when the Pittsburgh Pirates played in the World Series 36 years ago, they had the misfortune of running into what many consider the "greatest team in baseball." The New York Yankees had won 110 games and finished a full 19 games ahead of the second-place team, seemingly without raising a sweat. Paced by Babe Ruth's record 60 home runs and Lou Gehrig's record 175 runs batted in, the Yanks had hit more homers and scored more runs than any other team in modern history.
The day before the 1927 World Series started, the Yankee Murderers' Row did some more home run hitting, this time in batting practice. The effect of so many balls sailing into the distant stands at Forbes Field is supposed to have won the Series for the Yankees before an inning had been played.
And when Pittsburgh became the first National League team to lose a World Series in four straight games, the legend of the Pirates choking up in the face of invincible Yankee power became established. While it is true that the Pirates did not play good baseball during the 1927 World Series, the Yankees, contrary to the legend, did not crush Pittsburgh to death with slugging. They had only two home runs, both of course by Babe Ruth. The rest of the time New York scored runs in un-Yankeelike fashion: three came in on two walks and two errors to win the first game 5-4. A wild pitch and a hit batsman brought in two runs in the second game. And when the Yankees won the last game in the ninth inning 4-3, they scored the winning run with a walk, a bunt single, a wild pitch, an intentional walk and another wild pitch.
The mighty Yankees, in fact, were lucky to win the Series at all, much less sweep it. For the 1927 Pittsburgh Pirates, though not so explosive, were just as good a hitting club as the Yankees. "They were one of the strongest teams the National League ever fielded," says Garry Schumacher, the knowledgeable publicity man of the San Francisco Giants. With Paul Waner (.380) leading the league, closely followed by his brother Lloyd (.355) and Pie Traynor (.342), the Pirates had seven hitters over .300. The team as a whole batted a rousing .305.
How, then, could a club as strong as the Pirates be overcome so easily? At the time Barney Dreyfuss, the Pirate owner, said bitterly, "No team that is good enough to win the championship of a major league should lose four straight games to the pennant winner of the rival league."
The answer perhaps lies in the mysterious benching of one of the Pirate stars several weeks before the end of the season and in the implacable feud of two bullheaded men. Although the Pirates were involved in a tense three-team pennant race that was not settled until the next-to-last day of the season, Manager Donie Bush (above) stopped playing his .309 hitting outfielder, Kiki Cuyler, on August 9. Cuyler had just been fined $50 for not sliding into second base on a double-play ball, and Bush ostensibly kept him out of the next game as a disciplinary move. But the rest of the month Cuyler appeared only a few times, and then as a pinch hitter or a late game replacement.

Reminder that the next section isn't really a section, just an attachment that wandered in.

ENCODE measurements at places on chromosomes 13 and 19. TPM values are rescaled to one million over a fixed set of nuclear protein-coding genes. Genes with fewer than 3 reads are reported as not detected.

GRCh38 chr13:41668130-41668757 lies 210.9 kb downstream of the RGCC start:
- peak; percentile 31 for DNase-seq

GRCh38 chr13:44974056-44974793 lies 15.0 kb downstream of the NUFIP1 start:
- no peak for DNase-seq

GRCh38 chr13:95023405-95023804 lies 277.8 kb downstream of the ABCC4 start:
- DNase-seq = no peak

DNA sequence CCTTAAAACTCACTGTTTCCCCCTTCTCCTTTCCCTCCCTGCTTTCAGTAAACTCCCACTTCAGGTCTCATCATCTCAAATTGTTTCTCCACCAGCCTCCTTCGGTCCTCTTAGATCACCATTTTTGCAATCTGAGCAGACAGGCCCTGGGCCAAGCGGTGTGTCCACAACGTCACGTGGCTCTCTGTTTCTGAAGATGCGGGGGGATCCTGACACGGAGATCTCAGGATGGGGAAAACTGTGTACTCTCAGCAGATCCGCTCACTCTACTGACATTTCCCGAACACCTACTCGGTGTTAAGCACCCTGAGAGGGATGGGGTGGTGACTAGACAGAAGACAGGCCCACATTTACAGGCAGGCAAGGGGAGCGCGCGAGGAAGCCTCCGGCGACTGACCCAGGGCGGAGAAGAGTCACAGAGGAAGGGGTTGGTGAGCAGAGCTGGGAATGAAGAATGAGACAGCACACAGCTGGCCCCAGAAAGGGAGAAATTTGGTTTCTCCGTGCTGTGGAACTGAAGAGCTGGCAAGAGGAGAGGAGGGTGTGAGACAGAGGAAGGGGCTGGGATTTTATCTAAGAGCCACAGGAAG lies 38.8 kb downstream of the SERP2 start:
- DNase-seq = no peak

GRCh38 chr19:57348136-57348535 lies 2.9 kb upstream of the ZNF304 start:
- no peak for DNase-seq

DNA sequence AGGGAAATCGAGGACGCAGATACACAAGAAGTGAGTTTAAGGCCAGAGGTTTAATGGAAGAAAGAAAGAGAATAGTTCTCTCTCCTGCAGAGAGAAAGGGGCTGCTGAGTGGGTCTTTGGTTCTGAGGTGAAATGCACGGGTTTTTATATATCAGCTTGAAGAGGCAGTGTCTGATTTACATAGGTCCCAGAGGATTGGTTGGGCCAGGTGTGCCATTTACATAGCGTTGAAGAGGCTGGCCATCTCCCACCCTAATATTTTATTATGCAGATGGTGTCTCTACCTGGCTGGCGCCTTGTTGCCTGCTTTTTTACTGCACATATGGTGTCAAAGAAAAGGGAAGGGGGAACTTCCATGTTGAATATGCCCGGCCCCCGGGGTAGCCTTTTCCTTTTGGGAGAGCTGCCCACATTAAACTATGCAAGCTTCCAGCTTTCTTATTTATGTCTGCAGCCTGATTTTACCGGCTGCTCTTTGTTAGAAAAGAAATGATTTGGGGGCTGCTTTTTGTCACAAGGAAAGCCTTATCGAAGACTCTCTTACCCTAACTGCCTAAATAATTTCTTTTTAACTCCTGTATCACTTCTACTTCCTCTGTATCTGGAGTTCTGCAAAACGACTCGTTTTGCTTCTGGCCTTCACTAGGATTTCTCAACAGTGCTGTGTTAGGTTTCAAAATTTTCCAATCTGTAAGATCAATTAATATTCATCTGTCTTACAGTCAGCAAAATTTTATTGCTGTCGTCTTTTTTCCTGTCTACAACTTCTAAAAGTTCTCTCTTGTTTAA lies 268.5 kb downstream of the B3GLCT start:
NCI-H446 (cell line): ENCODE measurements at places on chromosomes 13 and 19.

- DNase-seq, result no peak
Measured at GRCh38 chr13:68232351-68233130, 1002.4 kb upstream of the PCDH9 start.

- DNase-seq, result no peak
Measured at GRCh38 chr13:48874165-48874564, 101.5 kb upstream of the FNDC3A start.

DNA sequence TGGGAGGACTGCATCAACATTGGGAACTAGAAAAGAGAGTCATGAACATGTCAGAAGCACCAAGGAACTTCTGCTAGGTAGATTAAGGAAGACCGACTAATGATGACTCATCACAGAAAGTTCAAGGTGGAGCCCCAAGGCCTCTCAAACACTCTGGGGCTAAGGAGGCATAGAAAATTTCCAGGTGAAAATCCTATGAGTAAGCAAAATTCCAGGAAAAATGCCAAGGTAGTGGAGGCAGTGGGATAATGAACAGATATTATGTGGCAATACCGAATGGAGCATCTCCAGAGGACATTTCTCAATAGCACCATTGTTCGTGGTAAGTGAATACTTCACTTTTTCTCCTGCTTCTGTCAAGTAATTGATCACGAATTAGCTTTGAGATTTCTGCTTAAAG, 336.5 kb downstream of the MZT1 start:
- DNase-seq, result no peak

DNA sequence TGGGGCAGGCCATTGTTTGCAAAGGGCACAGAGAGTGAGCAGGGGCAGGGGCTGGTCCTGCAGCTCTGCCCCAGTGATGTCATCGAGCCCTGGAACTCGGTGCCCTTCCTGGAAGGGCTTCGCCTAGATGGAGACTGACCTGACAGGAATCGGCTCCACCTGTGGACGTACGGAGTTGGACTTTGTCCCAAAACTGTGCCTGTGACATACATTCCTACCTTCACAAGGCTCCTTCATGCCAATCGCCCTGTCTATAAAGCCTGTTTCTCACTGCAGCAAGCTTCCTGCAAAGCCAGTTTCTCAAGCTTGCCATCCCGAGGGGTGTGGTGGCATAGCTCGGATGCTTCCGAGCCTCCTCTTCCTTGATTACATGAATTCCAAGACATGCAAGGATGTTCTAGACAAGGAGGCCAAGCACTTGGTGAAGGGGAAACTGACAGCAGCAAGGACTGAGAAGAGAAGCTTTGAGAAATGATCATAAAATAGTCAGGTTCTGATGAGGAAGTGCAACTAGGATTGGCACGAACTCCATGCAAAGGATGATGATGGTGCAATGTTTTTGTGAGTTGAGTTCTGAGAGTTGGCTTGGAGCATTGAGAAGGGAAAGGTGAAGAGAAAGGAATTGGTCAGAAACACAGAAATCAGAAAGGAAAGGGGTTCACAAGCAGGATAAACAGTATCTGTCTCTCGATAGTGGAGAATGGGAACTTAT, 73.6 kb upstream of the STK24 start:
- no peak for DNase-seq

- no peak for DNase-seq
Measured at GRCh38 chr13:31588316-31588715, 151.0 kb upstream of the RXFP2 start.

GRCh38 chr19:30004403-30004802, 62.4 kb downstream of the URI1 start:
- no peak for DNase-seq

Finally he played a full game on September 5, but the next day was back on the bench. As pressure for Cuyler's return increased, Bush said: "There is nothing personal in my attitude toward Cuyler. He has not been playing up to the quality of the Waner brothers and his replacements, and therefore I feel it necessary to keep him out of the game." With the Pirates fighting hard to win the pennant, Bush continued to ignore Cuyler and used rookies recently recalled from the minors in his place. Cuyler never appeared in another game that season.
When the first World Series game began in Pittsburgh, Cuyler was still on the bench. In the ninth inning, with the Pirates behind 5-4 and the pitcher scheduled to bat, Bush chose Fred Brickell, a reserve outfielder who had had only 21 at-bats during the regular season, to pinch-hit.
"The fans lost their good humor long enough to yell 'We want Cuyler,' when Brickell was sent up to bat," said The New York Times reporter. "Cuyler, a star outfielder, has been kept on the bench by Manager Bush, and Pittsburgh fandom is much exercised over the fact." Brickell tapped weakly to the pitcher, and the Pirates lost the first game.
The reaction was so intense in Pittsburgh that Dreyfuss issued a statement denying he had ordered Bush not to play Cuyler. "It is solely an issue between Bush and Cuyler," he said. "If Bush wants to play Cuyler at any time he is free to do so."